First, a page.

Headed overseas? Get an EMV chip card
To Her Credit
Sally Herigstad is a certified public accountant and the author of "Help! I Can't Pay My Bills: Surviving a Financial Crisis" (St. Martin's Press, 2006). She writes "To Her Credit," a weekly reader Q&A column about issues involving women, credit and debt, for CreditCards.com, and also writes regularly for MSN Money, Interest.com and Bankrate.com, and has guested on Martha Steward Radio and other programs. See her website SallyHerigstad.com
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Dear To Her Credit,
I'm traveling to Europe next month for the first time in
years. I wonder how I should plan to pay for things over there. Should I get
cash or traveler's checks before I go? Will most countries take American
dollars? Or can I just use my credit cards for everything?
I'll be in several different countries, not all of which are
on the euro, so getting currency for each country would be a hassle. -- Stacey
It's easy to assume that you can go to Europe with a credit
card or two in hand and pay for everything you need. You use your card, the
bank figures out the currency exchange rate, and all is well. Your bank charges
a small fee for the transaction, but in my experience it's less than you would
pay to get money changed at a bank in Europe.
It works great -- except when it doesn't.
When you pay at a restaurant or grocery store in Norway, for
example, you may see a card reader just like the one you see at retail
establishments back home. You swipe your credit card, and it asks you for a
PIN. If you don't have a PIN, you're out of luck.
Some stores allow you to use your debit card, because it has
a PIN. If you have enough money in your account to pay your travel expenses,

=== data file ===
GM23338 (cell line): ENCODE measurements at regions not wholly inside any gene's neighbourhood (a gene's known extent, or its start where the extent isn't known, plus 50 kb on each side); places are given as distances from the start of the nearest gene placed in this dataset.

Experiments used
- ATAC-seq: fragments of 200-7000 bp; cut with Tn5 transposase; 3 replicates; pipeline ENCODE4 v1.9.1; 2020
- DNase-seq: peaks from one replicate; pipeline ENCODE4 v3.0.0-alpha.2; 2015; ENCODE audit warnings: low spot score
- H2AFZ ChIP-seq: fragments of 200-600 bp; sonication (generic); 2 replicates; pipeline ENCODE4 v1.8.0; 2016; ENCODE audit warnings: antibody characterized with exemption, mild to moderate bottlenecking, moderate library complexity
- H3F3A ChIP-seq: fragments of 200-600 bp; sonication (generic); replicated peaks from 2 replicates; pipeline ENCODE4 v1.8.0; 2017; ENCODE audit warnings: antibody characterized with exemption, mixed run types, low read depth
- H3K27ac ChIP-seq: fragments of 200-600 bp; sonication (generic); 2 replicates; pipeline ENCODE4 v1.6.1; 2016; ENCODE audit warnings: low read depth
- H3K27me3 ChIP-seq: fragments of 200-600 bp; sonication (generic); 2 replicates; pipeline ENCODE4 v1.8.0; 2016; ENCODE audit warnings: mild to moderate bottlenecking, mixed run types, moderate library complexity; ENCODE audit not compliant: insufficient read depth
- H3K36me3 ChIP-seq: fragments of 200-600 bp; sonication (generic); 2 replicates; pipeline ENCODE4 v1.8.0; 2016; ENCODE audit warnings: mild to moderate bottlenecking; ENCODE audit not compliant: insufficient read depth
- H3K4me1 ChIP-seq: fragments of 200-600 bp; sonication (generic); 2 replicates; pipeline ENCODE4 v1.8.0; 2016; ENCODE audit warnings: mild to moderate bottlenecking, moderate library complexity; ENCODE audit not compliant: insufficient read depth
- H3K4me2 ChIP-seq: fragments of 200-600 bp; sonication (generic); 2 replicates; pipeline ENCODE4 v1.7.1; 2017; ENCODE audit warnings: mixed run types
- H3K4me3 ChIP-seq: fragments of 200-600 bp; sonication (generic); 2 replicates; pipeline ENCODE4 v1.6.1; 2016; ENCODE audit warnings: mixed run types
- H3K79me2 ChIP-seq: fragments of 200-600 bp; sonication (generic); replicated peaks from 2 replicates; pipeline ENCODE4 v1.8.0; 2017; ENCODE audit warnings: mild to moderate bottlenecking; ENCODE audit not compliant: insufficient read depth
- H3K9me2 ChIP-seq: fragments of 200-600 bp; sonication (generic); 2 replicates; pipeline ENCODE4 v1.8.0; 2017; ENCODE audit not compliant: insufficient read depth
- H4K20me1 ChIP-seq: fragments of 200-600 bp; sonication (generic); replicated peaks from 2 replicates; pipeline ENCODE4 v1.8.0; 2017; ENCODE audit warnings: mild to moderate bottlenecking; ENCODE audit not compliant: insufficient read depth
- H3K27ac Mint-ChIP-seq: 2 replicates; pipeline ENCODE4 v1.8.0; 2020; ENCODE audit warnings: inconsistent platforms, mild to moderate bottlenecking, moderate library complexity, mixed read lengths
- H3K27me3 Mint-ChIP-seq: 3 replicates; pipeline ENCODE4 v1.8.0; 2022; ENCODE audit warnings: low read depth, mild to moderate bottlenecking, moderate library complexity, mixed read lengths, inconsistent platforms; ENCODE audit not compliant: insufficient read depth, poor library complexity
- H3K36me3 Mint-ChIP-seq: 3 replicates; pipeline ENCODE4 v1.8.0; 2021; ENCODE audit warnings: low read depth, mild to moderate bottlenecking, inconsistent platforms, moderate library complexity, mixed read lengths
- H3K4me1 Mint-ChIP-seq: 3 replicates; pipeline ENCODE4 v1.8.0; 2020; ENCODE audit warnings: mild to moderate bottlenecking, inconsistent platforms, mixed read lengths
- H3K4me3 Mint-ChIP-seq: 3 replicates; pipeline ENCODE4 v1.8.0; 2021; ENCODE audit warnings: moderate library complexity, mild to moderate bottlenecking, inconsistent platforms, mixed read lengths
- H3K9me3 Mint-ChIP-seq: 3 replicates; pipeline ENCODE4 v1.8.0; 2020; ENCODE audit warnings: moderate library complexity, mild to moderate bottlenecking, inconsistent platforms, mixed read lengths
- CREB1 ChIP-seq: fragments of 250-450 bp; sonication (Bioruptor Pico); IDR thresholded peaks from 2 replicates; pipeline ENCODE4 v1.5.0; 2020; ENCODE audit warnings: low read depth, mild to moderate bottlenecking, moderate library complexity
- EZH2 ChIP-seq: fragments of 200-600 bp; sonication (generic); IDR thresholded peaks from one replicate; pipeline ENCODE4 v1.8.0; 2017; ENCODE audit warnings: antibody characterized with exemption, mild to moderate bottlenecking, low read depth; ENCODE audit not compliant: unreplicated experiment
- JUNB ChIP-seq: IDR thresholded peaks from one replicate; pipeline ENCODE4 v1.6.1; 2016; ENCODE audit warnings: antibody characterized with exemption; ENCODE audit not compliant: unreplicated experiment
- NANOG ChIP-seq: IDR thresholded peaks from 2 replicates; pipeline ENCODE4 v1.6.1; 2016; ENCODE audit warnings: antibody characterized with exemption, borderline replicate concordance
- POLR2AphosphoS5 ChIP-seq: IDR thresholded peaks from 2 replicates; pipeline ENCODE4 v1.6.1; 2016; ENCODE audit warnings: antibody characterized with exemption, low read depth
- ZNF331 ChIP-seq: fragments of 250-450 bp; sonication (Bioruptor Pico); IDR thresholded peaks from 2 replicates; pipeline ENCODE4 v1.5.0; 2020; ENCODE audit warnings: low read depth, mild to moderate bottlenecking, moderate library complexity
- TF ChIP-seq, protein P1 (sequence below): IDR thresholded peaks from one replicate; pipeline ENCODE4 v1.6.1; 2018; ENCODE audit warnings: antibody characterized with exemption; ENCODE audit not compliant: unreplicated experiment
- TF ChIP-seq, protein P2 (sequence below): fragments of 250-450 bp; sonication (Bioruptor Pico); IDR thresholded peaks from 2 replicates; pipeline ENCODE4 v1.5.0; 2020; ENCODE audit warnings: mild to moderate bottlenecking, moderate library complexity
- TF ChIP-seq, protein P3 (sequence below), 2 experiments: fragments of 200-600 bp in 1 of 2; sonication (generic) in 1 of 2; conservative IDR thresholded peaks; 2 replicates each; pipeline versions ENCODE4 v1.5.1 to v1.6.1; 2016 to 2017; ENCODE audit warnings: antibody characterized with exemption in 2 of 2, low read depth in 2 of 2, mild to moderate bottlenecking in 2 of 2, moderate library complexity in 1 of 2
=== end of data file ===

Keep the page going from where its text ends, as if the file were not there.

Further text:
that may work. However, I would avoid using your debit card as the fraud
protection isn't as good as it is with credit cards.
The problem seems to be that most U.S. credit cards don't
work with Europay Mastercard Visa (EMV) technology. "The payments industry
is undergoing a rapid worldwide transition to EMV chip card technology, the
global standard for credit and debit payment cards," says Lisa Briggs,
representing HID Global, the world's leading supplier of secure identity
solutions. "EMV is expected to accelerate mobile payment innovation while
ensuring more secure transactions."
Experienced travelers to Europe recommend getting a credit
card with EMV technology before you go. Alanna Vitucci from Scottsdale, Ariz., has
relatives in Europe, and she travels there frequently. She says, "I
specifically have the Bank of America Visa Card with a chip embedded in it, as
U.S. swipe cards will not work. I was in France for 10 days this summer and
never had any issues with my chip-card -- nor did I need to provide a PIN
Some travel destinations do take American dollars. Don't
count on it in Europe, however.
Of course, you can always use local currency. I recommend a
little walking-around money everywhere you travel. ATMs are widely available,
and the fees are not that bad. I don't mind paying a few dollars in fees to
withdraw my own money -- thousands of miles from home, at any time of day or
night. That's a pretty good service for the price, in my opinion. You can check
with your bank at home to see if it partners with financial institutions where
you are traveling to save on ATM fees.
Traveler's checks have largely been replaced by credit and
debit cards. You can probably find retail clerks who have never seen one
Don't forget to tell your credit card issuers you're leaving
the country. The last thing you need is for them to get suspicious about
out-of-the-country charges and disable your card.
See related: U.S. rolling out chip card technology ever so slowly, How can I upgrade to a chip card before a trip to Europe?
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Published: October 4, 2013